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Authorities on lookout for illegal hunting as birds' migration season starts

By Hana Namrouqa - Mar 01,2016 - Last updated at Mar 01,2016

A total of 37 types of migratory soaring birds, which maintain flight by using rising air currents, travel on the Rift Valley-Red Sea Flyway annually (Photo by Muath Freij)

AMMAN — With the start of birds' migration season, the Royal Society for the Conservation of Nature (RSCN) said Tuesday it will intensify inspection on areas where migratory birds rest to prevent their hunting.

RSCN Director of Conservation and Hunting Regulation Section Abdul Razzaq Hmoud said hunting of the majority of migratory birds that pass through the Kingdom is banned, noting that hunting of limited types of birds, such as quails, is allowed.

Hmoud noted that the spring migration season for quails, soaring birds and passerines has started, highlighting that thousands of migratory birds are expected to be seen flying in the country’s skies this month.

"The spring migration season starts in March and continues until mid May, while migration of birds peaks between the mid and end of March. However, there are several factors that control the start and end of the migration season, such as temperatures," he told The Jordan Times.

Migratory birds in the southern hemisphere start returning to Europe and the northern hemisphere in the spring. On their way, they stop over in places like Jordan to rest and drink water.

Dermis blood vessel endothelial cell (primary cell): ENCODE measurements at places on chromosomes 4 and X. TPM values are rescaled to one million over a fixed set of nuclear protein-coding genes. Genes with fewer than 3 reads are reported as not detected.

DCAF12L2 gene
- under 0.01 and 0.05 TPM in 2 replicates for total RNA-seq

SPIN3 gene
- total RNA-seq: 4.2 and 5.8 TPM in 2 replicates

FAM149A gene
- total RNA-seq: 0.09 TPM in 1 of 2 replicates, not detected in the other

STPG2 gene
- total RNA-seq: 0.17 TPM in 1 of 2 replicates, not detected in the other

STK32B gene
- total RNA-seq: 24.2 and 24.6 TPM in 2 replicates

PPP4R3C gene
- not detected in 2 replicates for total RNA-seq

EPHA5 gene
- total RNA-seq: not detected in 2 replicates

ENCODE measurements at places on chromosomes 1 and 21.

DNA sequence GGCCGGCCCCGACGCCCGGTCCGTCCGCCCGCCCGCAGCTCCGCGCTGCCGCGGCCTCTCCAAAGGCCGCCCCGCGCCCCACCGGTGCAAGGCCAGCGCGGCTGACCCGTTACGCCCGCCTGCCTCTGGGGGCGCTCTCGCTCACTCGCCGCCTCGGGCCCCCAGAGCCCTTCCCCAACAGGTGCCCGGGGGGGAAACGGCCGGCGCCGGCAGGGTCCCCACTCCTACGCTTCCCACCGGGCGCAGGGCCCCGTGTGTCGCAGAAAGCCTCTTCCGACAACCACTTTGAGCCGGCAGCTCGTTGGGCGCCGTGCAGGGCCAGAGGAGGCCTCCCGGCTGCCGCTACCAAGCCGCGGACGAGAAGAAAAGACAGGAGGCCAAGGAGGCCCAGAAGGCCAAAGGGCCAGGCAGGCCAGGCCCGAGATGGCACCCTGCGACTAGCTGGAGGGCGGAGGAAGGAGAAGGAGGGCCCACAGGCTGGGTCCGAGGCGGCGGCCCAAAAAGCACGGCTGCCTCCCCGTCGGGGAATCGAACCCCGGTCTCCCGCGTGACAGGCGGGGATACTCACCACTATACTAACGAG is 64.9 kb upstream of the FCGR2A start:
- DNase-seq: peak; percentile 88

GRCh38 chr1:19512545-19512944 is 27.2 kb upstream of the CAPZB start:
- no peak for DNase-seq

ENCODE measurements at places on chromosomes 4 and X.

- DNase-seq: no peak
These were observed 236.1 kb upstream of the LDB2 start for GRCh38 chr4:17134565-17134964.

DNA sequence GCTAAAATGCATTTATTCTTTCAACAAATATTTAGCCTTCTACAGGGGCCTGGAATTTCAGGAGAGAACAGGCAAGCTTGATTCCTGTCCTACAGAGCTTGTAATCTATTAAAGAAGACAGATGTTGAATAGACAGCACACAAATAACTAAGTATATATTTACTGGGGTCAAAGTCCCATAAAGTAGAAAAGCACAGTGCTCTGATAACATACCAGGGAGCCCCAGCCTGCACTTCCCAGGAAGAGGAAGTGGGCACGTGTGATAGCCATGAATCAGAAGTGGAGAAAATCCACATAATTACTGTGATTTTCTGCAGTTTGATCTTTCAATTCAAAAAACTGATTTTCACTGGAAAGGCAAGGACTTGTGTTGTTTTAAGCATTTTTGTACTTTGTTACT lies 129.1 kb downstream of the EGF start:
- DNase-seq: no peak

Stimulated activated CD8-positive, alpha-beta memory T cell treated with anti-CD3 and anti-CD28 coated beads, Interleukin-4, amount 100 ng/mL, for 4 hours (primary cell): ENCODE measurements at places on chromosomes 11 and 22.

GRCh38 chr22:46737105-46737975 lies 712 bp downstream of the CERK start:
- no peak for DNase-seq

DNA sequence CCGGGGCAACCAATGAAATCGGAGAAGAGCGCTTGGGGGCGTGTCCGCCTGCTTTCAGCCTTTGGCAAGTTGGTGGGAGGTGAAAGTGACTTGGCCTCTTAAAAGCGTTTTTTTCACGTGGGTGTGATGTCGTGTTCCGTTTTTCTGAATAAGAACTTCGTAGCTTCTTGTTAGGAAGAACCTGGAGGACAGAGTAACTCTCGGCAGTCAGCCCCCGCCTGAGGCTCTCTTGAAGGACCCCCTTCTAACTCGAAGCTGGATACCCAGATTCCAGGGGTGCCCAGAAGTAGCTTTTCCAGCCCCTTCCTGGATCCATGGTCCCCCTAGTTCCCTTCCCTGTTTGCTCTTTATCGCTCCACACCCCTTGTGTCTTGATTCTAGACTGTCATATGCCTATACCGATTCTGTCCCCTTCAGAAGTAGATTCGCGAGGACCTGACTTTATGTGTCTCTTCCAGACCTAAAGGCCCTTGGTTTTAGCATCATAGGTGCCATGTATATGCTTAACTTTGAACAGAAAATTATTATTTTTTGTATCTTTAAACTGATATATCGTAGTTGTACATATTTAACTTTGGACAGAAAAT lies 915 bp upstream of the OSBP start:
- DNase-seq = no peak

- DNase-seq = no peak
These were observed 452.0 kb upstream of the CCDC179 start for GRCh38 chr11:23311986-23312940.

The period that migratory birds spend in Jordan depends on the availability of green cover and wetlands, according to Hmoud, who noted that during this time last year, the northern region had more wet landscapes compared to this time of the year.

Birds are attracted to the reflection of water while flying, according to conservationists, who said that they make several stops at wet areas in Jordan for resting and preparing nests. 

But the lack of wetlands reduces the number of migratory birds that stop in the Kingdom.

The Rift Valley-Red Sea route is the world’s second most-used flyway, with more than 1.5 million birds crossing it during migration seasons in spring and autumn.

A total of 37 types of migratory soaring birds, which maintain flight by using rising air currents, travel on the Rift Valley-Red Sea Flyway annually, according to the RSCN.

At least five of these are globally endangered — white and black storks, buzzards, eagles and vultures.


The area west of the Hijaz Railway track and the Eastern Badia is the designated bird hunting area in the Kingdom, while the desert area is off-limits to hunters all year-round due to the scarcity of avian species inhabiting the region.

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